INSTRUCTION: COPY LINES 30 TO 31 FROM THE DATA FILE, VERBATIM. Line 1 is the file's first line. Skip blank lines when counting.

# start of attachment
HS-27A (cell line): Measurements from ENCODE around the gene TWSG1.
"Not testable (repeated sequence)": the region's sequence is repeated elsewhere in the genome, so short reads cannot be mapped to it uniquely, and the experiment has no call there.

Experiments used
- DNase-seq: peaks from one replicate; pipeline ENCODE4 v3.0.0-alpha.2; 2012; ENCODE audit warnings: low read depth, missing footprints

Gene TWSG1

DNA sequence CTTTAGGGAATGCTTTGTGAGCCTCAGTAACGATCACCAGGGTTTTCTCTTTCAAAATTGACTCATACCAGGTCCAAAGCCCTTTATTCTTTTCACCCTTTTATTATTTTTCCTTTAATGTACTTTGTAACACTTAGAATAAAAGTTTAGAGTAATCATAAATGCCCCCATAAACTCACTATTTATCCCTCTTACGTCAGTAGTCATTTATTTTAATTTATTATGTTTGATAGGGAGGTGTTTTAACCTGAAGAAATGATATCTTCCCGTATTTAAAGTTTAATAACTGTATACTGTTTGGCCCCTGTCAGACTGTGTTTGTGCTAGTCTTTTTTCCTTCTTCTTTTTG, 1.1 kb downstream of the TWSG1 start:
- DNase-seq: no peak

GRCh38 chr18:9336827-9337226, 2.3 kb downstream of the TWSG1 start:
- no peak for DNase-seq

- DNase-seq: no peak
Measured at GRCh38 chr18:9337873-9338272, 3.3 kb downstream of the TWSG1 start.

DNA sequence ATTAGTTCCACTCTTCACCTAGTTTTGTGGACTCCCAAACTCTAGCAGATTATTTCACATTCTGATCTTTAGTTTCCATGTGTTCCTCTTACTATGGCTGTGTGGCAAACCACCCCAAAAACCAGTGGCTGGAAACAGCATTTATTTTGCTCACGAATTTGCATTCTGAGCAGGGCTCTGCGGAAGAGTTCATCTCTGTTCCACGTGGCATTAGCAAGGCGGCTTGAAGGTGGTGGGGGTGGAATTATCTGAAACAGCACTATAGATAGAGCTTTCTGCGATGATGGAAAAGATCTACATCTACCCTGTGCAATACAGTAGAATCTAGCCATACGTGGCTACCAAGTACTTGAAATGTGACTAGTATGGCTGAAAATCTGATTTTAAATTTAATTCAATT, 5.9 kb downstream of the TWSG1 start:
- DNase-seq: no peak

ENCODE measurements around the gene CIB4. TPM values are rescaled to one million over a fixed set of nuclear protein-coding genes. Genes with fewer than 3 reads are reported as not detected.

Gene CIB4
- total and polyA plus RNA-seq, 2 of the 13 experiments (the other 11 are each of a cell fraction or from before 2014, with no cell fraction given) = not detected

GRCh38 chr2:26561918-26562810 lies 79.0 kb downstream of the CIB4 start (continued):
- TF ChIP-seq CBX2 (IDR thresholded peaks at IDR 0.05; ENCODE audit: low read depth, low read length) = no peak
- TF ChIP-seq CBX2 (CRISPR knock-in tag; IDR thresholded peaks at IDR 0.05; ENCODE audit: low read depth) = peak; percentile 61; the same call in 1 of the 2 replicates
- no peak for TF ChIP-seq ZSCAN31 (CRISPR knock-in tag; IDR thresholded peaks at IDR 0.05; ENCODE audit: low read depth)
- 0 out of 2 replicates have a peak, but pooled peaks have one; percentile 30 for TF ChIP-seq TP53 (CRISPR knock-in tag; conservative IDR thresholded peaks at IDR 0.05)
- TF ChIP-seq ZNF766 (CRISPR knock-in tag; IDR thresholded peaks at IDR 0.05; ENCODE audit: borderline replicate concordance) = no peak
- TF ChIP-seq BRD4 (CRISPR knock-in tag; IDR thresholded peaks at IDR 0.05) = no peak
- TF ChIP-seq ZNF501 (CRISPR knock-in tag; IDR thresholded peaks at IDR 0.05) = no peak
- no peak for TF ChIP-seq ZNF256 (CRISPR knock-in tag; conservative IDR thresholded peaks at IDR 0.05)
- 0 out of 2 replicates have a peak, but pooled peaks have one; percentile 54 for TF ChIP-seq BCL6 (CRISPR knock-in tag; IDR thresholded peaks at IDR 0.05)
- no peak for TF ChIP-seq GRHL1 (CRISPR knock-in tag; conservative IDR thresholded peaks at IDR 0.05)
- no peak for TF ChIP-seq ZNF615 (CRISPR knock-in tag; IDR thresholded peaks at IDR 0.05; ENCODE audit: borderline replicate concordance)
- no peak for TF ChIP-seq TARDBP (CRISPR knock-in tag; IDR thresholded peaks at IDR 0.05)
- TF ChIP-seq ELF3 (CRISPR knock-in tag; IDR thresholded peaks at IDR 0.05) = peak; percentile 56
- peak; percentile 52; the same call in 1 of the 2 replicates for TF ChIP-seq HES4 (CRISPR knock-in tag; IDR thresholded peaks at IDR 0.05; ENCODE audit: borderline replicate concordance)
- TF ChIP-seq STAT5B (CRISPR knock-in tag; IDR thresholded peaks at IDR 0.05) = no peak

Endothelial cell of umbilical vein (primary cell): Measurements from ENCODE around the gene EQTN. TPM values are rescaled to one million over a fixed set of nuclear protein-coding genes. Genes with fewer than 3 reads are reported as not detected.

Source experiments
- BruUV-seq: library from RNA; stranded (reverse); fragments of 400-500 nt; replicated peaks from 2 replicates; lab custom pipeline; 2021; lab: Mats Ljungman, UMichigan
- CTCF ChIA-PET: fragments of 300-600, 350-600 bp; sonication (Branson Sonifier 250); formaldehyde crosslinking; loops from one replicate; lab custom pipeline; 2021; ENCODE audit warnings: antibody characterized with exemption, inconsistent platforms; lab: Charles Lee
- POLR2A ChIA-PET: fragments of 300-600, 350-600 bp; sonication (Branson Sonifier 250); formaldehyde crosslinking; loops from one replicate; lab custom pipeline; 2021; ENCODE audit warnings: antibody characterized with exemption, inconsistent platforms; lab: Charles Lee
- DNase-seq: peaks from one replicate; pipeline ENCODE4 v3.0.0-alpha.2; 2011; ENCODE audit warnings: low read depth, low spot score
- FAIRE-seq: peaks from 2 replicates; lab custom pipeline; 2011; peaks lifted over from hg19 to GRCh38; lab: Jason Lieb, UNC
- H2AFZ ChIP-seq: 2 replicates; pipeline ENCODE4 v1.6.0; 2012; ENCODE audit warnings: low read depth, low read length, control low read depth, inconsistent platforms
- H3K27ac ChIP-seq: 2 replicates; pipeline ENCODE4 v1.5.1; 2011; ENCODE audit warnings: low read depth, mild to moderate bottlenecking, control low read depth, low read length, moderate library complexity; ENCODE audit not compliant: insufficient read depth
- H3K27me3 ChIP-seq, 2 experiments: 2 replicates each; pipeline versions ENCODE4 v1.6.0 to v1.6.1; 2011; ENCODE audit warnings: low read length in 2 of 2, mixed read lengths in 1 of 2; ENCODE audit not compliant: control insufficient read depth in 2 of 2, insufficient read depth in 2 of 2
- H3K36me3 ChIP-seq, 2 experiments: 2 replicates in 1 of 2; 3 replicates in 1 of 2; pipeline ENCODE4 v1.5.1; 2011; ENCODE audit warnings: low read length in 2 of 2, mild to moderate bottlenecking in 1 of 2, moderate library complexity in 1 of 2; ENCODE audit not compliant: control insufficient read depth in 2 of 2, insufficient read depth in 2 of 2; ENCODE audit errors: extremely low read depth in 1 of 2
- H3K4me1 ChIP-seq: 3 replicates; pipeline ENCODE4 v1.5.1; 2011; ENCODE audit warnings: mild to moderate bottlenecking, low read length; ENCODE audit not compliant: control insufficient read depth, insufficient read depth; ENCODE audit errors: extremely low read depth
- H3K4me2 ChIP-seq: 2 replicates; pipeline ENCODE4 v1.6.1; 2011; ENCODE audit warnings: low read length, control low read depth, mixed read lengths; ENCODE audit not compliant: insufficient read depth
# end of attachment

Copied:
- TF ChIP-seq ELF3 (CRISPR knock-in tag; IDR thresholded peaks at IDR 0.05) = peak; percentile 56
- peak; percentile 52; the same call in 1 of the 2 replicates for TF ChIP-seq HES4 (CRISPR knock-in tag; IDR thresholded peaks at IDR 0.05; ENCODE audit: borderline replicate concordance)